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Russian mercenary boss Prigozhin in standoff with Russian army amid ‘armed mutiny’

Storyline:National News, World


June 24 (Reuters) – Rebellious Russian mercenary chief Yevgeny Prigozhin said on Saturday he had taken control of the Russian city of Rostov-on-Don as part of an attempt to oust the military leadership amid what the authorities said was an armed mutiny.

The dramatic turn, with many details unclear, looked like the biggest domestic crisis President Vladimir Putin has faced since he ordered a full-scale invasion of Ukraine – something he called a “special military operation” – in February last year.

Prigozhin demanded that Russian Defence Minister Sergei Shoigu and Valery Gerasimov, the chief of the General Staff, whom he has pledged to oust over what he says is their disastrous leadership of the war against Ukraine, come to see him in Rostov, a city near the Ukrainian border.

He had earlier said that he had 25,000 fighters moving towards Moscow to “restore justice” and had alleged, without providing evidence, that the military had killed a huge number of fighters from his Wagner private militia in an air strike, something the defence ministry denied.

“Those who destroyed our lads, who destroyed the lives of many tens of thousands of Russian soldiers, will be punished. I ask that no one offer resistance…,” he said in one of many frenzied audio messages.

“There are 25,000 of us and we are going to figure out why chaos is happening in the country,” he said, promising to destroy any checkpoints or air forces that got in Wagner’s way. He later said his men had been involved with clashes with regular army soldiers and had shot down a helicopter.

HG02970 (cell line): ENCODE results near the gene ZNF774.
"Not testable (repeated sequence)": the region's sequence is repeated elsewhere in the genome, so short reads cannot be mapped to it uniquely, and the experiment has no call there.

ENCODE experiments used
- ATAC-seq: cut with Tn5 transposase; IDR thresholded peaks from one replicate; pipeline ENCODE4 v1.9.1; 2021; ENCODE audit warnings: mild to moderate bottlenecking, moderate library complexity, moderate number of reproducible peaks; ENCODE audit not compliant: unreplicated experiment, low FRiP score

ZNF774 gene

One Russian security source told Reuters Wagner fighters had also taken control of military facilities in the city of Voronezh, which is about 500 km (310 miles) south of Moscow. Reuters could not independently confirm that assertion or many of the details provided by Prigozhin.

Putin was due to address the nation soon, the RIA news agency cited the Kremlin as saying on Saturday.

Prigozhin, whose Wagner militia spearheaded the capture of the Ukrainian city of Bakhmut last month, has for months been openly accusing Shoigu and Gerasimov of incompetence and of denying Wagner ammunition and support in its battles in Ukraine.

Russia’s FSB security had earlier opened a criminal case against Prigozhin for armed mutiny and had said that his statements were “calls for the start of an armed civil conflict on Russian territory and his actions a ‘stab in the back’ of Russian servicemen fighting pro-fascist Ukrainian forces.

It added: “We urge the … fighters not to make irreparable mistakes, to stop any forcible actions against the Russian people, not to carry out the criminal and traitorous orders of Prigozhin, to take measures to detain him.”

The state news agency TASS quoted Kremlin spokesman Dmitry Peskov as saying that all of Russia’s main security services were reporting to Putin “round the clock.”

Security was being tightened in Moscow, Mayor Sergei Sobyanin said on his Telegram channel.

In Washington, U.S. President Joe Biden was briefed on the situation, a White House spokesperson said.